June 1959 - September 1998
On August 3, 1958, Disneyland unveiled the USS Nautilus, the world's first nuclear powered theme-park ride vehicle. The submarine-shaped "boat" (actually a modified school bus that was designed to operate half submerged) could seat 38 guests and operate for decades without refueling. When the prototype proved successful, Disney built several others and opened the Submarine Voyage (in the lagoon vacated by the Phantom Boats' disappearance) in 1959.
On the Submarine Voyage, guests looked through tiny portholes as the submarine took them through a variety of underwater scenes inspired by legends, Disney films, and, in some cases, the actual ocean. During the journey, the submarine's captain described the world outside the portholes and ranted on about the evils of the world above the waves. Read the complete spiel (via the link at the bottom of the page) to get a feel for what guests would have seen.
As originally conceived, the Submarine Voyage was to feature live fish and other sea creatures. This was a popular idea with bookkeepers, who realized that the animals would work for scale. Unfortunately, tests showed that real fish did not behave predictably enough to please guests, and that leakage from ride vehicles tended to make them mutate.
From 1965 to 1967, "mermaids" (actually female cast members) could be seen in the lagoon, sunning themselves on the rocks, tending to their hair with oversized brushes, and buffing their scales. Sometimes, they would even swim up to the portholes of a passing Submarine Voyage ride vehicle and wave to guests, ducking out of the way just in time to avoid being filleted by the submarine's propeller. Every hour on the hour, the mermaids would sing a tantalizing song, causing a passing ship to crash into the rocks and sink (ample evidence that Disney either didn't have a good handle on its mythology). Unfortunately, the mermaids only appeared in the lagoon for two years. They were discontinued for a variety of reasons, including:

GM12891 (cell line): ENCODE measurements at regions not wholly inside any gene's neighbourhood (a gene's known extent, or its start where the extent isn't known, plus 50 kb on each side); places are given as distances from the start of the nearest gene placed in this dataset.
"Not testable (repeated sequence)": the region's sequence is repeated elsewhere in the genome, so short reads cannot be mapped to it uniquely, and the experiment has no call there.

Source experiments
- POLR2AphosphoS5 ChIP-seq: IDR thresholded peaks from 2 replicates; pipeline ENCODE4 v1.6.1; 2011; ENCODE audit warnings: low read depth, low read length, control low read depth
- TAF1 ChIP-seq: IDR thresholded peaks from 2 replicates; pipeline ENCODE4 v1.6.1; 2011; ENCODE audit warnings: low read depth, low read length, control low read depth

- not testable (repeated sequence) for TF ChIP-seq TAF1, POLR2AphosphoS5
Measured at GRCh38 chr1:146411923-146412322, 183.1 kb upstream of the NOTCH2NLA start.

The Submarine Voyage remained largely the same for decades until the 1985 when, in a major overhaul to the ride intended to make it more popular with modern audiences and refresh the experience for seasoned visitors, the gray ride vehicles were painted yellow and renamed.
The highly successful ride was closed in 1998 when Disney management was threatened with a lawsuit by long-time ride operators who complained that their hair was falling out and their teeth felt loose. When the submarines were decommissioned, their nuclear power plants were removed and installed in The Many Adventures of Winnie the Pooh.
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